Frequently Asked Questions:
What is VocabularySize.com?
VocabularySize.com is a free service designed to assist teachers and researchers in implementing some of the best practice principles derived from the latest research in second language vocabulary acquisition. It is intended to be a tribute to the many years of research of Paul Nation, who tirelessly gave his time and ideas to the applied linguistics community. One of his contributions was the Vocabulary Size Test (VST) which was the original inspiration for this website. Paul Nation has recently claimed that he has retired. Nevertheless, he continues to write, research, and supervise post-graduate students at Victoria University of Wellington in New Zealand as well as distance-based students throughout the world. He continues to make frequent trips abroad to teach or collaborate with other researchers and shows no sign of slowing down any time soon.
How can I use this site?
Teachers can use this site to profile their classes’ vocabulary knowledge. By measuring the average and range of vocabulary sizes or word part knowledge levels of their classes, teachers can adjust their materials and methods to more closely match their students’ needs and abilities. They can identify which students would benefit from additional vocabulary support or instruction as well as track their progress throughout a program of language instruction to ensure their students’ development. To help identify results, teachers can create custom test sessions which collect additional information, such as student ID numbers or names, which will appear in the final test report. The reports can be viewed online or downloaded.
Researchers can use this site to pilot and validate novel measures of word knowledge or use the existing tests as a data point in a larger research project. Researchers interested in creating new tests should contact us to discuss their ideas. They will also eventually be able to download population-normed measures of vocabulary difficulty to use as a baseline for other research and anonymised data sets to use in novel statistical analyses.
Why is vocabulary size important to measure?
Vocabulary size has been the topic of interest for more than a century, such as Holden’s presentation on the topic to the Philosophical Society of Washington in 1875. Some attempts at measuring vocabulary size were simply done out of curiosity or as an early attempt to operationalise and quantify intelligence, but there’s also a long tradition of trying to measure vocabulary size to improve the efficiency and efficacy of second and foreign language education. One of the biggest challenges in learning a second or foreign language is not necessarily mastering the grammar, as many people assume, but rather accumulating enough words in order to communicate ideas. Because of the importance of words in using a language, vocabulary size has often been found to strongly correlate with other language proficiency measures such as reading and listening comprehension as well as general language proficiency. An excellent introduction to the topic of vocabualry size, its measurement, and its uses can be found in Eyckmans (2004) Measuring Receptive Vocabulary Size: Reliability and Validity of the Yes/No Vocabulary Test for French-speaking Learners of Dutch.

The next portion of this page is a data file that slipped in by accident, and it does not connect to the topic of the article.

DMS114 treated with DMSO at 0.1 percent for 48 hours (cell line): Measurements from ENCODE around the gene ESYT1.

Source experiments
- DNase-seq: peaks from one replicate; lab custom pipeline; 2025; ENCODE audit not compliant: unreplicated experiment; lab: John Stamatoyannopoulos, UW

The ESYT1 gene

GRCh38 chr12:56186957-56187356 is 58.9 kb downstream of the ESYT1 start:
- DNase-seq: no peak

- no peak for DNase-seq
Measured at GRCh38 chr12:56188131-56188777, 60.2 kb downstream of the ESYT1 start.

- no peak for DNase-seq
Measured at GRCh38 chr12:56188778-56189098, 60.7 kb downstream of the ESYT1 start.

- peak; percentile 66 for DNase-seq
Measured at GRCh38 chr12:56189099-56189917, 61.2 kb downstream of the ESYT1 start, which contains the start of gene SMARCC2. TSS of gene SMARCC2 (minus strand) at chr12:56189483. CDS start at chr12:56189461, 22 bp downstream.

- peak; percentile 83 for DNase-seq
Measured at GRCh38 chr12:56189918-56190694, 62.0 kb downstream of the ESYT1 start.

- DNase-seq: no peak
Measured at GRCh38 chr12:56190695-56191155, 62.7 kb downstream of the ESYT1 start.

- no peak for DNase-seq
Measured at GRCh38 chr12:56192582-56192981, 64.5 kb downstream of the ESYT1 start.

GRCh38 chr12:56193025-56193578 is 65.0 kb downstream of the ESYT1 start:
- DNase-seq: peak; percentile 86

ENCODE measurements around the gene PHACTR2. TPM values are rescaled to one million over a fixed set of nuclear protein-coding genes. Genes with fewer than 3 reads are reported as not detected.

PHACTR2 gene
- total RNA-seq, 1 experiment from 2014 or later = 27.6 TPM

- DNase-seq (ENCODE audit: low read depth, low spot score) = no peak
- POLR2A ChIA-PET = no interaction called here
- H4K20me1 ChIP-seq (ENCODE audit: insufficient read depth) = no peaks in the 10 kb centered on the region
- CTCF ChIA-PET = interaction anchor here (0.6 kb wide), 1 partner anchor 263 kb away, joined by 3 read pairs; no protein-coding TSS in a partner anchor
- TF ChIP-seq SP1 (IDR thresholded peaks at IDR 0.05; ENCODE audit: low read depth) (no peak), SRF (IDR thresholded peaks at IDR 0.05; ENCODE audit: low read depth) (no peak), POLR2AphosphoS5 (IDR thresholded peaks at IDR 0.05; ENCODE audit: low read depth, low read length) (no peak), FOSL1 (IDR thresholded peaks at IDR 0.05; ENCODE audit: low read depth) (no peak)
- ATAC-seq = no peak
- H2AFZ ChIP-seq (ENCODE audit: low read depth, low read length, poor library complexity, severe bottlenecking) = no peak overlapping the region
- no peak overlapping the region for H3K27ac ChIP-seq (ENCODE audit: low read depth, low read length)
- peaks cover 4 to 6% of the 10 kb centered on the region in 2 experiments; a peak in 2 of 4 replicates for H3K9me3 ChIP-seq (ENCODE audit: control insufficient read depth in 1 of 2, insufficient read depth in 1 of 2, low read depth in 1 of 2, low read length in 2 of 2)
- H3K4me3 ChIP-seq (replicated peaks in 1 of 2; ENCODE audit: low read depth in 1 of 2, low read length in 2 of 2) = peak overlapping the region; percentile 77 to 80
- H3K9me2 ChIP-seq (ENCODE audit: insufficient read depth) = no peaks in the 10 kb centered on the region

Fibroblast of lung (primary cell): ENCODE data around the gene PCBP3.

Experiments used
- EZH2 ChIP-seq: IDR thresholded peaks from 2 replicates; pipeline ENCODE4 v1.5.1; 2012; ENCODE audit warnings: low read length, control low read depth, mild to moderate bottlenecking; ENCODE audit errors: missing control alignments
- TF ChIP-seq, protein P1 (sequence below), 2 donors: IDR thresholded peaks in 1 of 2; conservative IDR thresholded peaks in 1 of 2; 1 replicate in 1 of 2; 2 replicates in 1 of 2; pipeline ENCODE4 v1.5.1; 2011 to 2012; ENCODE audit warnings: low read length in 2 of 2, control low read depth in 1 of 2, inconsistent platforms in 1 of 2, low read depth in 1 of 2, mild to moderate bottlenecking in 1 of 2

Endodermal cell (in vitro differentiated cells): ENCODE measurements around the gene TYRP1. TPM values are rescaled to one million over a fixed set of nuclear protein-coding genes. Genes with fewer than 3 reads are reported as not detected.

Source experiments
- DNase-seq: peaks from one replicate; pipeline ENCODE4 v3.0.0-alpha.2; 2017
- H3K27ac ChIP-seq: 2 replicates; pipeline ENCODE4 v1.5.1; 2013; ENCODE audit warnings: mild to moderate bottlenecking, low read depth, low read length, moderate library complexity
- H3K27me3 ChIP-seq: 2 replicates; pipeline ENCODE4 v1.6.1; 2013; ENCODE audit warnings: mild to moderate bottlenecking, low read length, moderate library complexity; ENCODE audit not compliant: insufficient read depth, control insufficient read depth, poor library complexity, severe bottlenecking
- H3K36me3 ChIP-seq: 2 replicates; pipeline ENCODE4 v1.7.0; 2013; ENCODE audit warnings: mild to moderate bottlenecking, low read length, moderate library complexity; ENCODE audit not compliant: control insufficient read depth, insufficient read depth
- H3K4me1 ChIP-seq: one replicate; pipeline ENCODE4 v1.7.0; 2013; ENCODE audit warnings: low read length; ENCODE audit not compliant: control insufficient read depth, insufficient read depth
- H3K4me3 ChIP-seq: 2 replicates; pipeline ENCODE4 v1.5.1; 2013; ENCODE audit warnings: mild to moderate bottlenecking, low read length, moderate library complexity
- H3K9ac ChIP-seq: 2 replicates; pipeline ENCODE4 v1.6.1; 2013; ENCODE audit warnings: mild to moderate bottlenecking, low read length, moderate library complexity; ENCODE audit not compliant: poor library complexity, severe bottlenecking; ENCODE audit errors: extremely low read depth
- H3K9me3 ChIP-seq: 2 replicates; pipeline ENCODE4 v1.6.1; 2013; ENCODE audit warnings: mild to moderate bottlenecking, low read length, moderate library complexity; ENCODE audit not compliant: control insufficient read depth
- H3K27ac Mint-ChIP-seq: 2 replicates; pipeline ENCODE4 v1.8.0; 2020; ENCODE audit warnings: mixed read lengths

What's the catch?
There’s no catch. Everyone benefits from using this site. Teachers get a free service to help them better understand their students’ abilities. Researchers get a chance to trial or validate their vocabulary-related tests. Learners can get an objective measure of their vocabulary size which they can use to set learning goals and follow their progress. And everyone benefits from the population-normed performance statistics that are collected from the users of this site.
What about my privacy?
We don’t like giving out personal information to strangers either, so only a teacher or researcher can create a customised test which asks you for your personal information. If you take a test which asks for personal information such as your student ID number, date of birth, or other personal question, it means you were given a special test session URL and password to access that customised test. The personal information you provide on these customised tests can only be seen by the teacher or researcher who invited you to take the test so that they can match you to your test score. Your personal information will never be given to anyone else.
Whether you take a customised test or not, all responses to the test questions at VocabularySize.com are recorded along with basic information like your native language, age, gender, and your language learning experience. These data can not be used to identify who you are, so they will be shared with second language vocabulary acquisition researchers. These researchers want to know more about how people learn a second language and can discover some interesting patterns by comparing vocabulary size to native language, age, gender, and language learning experience, but they will never be able to know who you are from that information.
Don't other websites already offer a similar service?
There are other websites that measure vocabulary size, but we felt that, from a teacher’s perspective, most are not usable in a classroom setting. Our aim with VocabularySize.com is to make an existing free resource, such as the VST, even more useful by integrating it into a web-based service that gives teachers the power to estimate their students’ vocabulary sizes quickly and efficiently.
What other sites can I visit to measure my vocabulary size?
Here is a list, in no particular order, of some sites we know about:
English vocabulary size tests
- The Compleat Lextutor
- This site, created by Tom Cobb, hosts many different vocabulary-related tests, including the VST. Cobb has continuously pioneered vocabulary-based web resources on his site and offered them free of charge for many years, for which we are deeply indebted. The Compleat Lextutor also offers a range of other vocabulary–related services which are invaluable to any serious student, researcher, or practitioner of vocabulary-focused language acquisition.